Bet you didn't know:Photo by Phil Myers

Hunters that are not familiar with the ruffed grouse often mistake their "drumming" for a car or motor starting up.


The ruffed grouse are an integral part of Christmas, as they make their debut in the well-known carol, The 12 Days of Christmas as the three French hens.  With a bird this fascinating, who needs seven swans, six geese, four calling birds (which are essentially just blackbirds), two turtle doves, and a partridge?


These birds spend most of their adult lives alone, excluding the mating season.


Young grouse are known for their "crazy flights" in the fall, when they fly head first into stationary cars, homes, and office windows.

Drumming photo by Anne Elliot

In the summer, ruffed grouse use bushes and trees for protection, but in winter, some dive into piles of snow under trees, and the falling snow provides excellent coverage from predators.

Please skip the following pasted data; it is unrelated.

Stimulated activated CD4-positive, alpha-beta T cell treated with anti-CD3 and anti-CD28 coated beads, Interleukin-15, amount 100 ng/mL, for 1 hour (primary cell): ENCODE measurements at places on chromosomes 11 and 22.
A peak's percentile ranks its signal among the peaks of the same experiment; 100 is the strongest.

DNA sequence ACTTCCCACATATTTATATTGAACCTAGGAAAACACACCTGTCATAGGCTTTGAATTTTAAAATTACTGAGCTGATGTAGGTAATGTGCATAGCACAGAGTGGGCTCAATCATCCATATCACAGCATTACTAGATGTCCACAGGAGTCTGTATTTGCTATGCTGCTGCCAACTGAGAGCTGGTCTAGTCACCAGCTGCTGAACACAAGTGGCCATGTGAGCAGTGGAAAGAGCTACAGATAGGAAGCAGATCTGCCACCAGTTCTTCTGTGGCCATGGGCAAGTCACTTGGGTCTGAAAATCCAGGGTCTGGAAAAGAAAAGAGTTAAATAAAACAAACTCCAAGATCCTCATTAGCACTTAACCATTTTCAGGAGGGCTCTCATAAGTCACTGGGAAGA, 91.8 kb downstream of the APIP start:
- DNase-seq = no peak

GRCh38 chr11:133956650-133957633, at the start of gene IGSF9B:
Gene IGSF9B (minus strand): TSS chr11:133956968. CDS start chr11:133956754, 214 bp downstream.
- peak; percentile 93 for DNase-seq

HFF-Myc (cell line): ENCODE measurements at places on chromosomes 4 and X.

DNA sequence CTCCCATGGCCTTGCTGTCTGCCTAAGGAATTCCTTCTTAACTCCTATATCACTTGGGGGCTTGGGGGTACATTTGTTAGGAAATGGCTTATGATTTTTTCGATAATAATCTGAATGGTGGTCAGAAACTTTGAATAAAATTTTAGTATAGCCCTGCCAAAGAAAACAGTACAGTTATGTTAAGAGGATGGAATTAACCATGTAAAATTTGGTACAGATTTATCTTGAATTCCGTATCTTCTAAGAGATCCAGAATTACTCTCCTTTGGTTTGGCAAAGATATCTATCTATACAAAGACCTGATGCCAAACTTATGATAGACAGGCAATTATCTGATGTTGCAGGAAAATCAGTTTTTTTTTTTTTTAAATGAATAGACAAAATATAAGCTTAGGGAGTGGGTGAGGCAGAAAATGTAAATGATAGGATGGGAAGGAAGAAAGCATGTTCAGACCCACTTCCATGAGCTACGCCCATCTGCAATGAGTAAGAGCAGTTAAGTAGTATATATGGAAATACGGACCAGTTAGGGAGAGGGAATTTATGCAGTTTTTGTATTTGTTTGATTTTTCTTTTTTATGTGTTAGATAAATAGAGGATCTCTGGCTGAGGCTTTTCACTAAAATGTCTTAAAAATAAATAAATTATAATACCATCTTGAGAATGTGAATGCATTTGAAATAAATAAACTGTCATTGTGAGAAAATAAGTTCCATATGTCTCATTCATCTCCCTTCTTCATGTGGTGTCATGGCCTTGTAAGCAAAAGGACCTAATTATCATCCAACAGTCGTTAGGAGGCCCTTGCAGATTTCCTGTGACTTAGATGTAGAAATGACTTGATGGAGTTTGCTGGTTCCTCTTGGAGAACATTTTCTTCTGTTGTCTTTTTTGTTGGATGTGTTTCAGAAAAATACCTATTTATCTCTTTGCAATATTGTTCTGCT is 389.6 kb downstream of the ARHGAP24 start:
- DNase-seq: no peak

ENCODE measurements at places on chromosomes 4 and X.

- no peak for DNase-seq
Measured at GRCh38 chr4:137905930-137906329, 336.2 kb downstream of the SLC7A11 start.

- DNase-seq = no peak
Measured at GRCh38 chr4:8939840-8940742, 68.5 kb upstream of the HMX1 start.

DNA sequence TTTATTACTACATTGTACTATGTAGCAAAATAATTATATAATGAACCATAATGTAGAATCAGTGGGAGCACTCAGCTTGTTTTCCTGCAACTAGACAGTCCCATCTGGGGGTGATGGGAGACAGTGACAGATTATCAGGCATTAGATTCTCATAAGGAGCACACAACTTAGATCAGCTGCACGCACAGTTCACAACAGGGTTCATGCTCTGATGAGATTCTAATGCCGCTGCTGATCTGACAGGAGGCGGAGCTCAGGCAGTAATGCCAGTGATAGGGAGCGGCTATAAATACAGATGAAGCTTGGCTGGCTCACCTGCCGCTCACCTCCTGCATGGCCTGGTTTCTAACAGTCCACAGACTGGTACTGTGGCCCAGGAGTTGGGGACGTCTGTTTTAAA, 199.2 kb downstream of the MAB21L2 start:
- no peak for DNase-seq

The ruffed grouse is the state bird of Pennsylvania.


Hunters seek the ruffed grouse so vigilantly because of the quality of the breast meat.  Because they do not fly long distances, and the distances they do travel is in short spurts, their muscles do not need to be supplied with blood, which translates to having breast meat as white as a Thanksgiving turkey.